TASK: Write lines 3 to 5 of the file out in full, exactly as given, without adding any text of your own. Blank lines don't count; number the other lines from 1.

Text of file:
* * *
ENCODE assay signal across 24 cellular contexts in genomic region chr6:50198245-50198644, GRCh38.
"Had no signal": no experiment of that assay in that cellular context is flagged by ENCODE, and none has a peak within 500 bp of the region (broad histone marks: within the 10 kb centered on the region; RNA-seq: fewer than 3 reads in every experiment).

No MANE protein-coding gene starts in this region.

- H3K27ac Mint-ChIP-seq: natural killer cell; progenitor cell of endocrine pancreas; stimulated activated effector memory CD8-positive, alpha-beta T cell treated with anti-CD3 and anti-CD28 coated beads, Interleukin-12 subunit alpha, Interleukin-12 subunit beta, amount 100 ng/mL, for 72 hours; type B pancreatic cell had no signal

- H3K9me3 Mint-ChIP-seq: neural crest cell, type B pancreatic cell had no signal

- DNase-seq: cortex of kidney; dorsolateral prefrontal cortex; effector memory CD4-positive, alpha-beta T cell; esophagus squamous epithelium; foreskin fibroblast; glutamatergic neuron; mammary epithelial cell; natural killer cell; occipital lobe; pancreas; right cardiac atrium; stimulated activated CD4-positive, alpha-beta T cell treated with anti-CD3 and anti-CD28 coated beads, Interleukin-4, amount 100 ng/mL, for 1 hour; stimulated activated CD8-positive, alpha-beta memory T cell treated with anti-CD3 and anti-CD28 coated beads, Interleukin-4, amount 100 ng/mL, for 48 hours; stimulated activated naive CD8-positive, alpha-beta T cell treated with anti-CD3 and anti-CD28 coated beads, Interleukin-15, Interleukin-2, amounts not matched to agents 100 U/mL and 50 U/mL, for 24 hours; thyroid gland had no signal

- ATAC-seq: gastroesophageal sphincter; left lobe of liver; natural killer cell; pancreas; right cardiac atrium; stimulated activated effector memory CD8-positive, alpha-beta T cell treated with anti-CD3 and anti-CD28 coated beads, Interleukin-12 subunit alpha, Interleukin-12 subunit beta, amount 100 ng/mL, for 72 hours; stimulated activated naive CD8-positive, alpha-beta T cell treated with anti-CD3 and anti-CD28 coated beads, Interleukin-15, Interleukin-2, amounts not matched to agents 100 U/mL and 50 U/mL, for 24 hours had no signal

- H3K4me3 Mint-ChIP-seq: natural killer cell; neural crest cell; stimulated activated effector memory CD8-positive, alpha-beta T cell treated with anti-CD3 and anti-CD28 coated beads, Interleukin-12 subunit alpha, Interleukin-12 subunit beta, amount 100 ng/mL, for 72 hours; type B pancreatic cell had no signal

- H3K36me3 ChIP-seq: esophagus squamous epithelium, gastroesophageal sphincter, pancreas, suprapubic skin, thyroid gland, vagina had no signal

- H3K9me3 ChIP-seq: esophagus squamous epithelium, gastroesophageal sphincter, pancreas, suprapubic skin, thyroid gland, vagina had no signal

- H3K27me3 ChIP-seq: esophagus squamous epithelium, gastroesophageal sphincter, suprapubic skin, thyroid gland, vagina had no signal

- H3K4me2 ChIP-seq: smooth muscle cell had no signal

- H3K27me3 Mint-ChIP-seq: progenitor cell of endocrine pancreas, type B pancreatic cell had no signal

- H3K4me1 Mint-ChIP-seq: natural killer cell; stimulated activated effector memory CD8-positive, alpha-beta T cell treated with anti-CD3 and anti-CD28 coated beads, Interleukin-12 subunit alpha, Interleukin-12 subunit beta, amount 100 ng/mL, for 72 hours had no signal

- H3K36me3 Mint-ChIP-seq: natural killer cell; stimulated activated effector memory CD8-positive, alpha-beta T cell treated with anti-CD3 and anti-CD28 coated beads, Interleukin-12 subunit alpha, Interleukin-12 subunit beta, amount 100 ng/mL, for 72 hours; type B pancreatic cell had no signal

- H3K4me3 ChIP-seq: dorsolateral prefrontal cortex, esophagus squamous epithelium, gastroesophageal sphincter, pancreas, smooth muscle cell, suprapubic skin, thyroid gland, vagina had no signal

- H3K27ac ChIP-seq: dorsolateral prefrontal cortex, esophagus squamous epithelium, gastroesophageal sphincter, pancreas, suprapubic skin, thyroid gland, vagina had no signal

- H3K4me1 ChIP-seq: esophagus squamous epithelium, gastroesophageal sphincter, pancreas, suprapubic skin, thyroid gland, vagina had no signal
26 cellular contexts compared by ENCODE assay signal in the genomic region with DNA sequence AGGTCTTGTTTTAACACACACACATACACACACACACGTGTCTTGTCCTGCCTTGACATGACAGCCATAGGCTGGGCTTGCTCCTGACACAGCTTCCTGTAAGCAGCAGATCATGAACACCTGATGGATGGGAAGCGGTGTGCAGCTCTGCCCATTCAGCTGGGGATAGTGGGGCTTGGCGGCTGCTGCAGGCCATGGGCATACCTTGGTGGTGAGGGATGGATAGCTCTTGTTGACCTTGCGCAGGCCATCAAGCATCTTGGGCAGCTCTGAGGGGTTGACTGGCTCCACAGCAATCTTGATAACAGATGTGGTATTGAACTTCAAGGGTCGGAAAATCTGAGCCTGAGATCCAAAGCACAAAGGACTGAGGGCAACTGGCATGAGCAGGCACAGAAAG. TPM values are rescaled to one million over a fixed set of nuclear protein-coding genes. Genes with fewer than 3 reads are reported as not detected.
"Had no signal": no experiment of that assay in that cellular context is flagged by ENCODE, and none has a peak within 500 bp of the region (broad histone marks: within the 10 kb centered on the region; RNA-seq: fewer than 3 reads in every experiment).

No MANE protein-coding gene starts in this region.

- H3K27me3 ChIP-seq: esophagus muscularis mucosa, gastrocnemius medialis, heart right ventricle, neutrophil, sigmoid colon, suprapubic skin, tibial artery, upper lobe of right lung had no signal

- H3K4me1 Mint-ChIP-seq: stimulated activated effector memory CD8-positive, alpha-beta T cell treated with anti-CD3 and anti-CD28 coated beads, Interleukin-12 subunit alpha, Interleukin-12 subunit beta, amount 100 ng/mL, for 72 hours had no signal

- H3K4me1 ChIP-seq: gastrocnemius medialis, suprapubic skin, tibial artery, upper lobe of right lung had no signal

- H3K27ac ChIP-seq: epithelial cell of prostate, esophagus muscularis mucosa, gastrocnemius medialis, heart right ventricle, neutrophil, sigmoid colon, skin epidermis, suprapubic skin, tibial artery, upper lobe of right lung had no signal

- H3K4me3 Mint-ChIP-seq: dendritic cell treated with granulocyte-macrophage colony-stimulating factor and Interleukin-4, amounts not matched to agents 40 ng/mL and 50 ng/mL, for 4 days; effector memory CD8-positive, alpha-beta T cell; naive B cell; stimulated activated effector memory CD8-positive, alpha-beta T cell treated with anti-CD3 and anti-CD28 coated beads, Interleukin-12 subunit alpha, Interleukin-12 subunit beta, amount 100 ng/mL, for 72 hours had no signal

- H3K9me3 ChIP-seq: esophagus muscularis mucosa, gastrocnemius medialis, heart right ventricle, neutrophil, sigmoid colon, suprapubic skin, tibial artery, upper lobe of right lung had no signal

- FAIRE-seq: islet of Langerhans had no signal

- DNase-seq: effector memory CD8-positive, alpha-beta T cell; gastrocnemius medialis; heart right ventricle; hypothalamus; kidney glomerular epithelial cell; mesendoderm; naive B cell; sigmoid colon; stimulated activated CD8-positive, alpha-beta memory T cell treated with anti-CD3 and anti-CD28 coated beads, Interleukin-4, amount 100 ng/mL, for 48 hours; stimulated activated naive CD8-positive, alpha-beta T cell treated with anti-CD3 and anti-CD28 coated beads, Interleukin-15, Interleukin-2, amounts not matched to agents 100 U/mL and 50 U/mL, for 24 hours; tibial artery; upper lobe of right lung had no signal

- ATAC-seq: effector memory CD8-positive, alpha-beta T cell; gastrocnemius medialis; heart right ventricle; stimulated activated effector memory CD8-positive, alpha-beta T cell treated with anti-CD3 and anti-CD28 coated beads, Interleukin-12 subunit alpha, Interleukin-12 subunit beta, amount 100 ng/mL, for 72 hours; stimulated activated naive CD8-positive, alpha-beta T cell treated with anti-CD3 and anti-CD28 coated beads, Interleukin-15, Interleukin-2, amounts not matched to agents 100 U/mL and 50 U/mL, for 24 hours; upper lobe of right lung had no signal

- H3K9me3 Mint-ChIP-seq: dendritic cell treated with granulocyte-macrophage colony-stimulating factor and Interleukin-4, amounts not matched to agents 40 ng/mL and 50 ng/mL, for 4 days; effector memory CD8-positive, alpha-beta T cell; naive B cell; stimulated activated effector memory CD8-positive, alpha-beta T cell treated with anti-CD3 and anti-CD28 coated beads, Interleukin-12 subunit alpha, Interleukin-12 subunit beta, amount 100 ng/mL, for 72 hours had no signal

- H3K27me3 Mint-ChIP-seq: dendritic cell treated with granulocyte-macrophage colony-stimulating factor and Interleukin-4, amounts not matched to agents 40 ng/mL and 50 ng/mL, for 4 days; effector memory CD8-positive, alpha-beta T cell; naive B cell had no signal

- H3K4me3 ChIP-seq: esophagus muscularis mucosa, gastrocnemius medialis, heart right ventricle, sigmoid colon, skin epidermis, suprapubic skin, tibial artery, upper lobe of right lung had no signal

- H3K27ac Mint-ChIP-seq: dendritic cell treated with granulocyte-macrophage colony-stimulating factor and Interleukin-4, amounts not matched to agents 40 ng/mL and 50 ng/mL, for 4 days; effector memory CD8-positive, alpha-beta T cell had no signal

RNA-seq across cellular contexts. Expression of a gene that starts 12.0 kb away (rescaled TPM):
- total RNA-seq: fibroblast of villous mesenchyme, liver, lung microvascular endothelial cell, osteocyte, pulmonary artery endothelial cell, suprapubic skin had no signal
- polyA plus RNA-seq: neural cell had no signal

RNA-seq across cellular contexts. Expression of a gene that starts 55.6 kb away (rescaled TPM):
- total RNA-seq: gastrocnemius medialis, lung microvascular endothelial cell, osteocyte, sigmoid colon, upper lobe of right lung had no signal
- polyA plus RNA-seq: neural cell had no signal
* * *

No MANE protein-coding gene starts in this region.

- H3K27ac Mint-ChIP-seq: natural killer cell; progenitor cell of endocrine pancreas; stimulated activated effector memory CD8-positive, alpha-beta T cell treated with anti-CD3 and anti-CD28 coated beads, Interleukin-12 subunit alpha, Interleukin-12 subunit beta, amount 100 ng/mL, for 72 hours; type B pancreatic cell had no signal

- H3K9me3 Mint-ChIP-seq: neural crest cell, type B pancreatic cell had no signal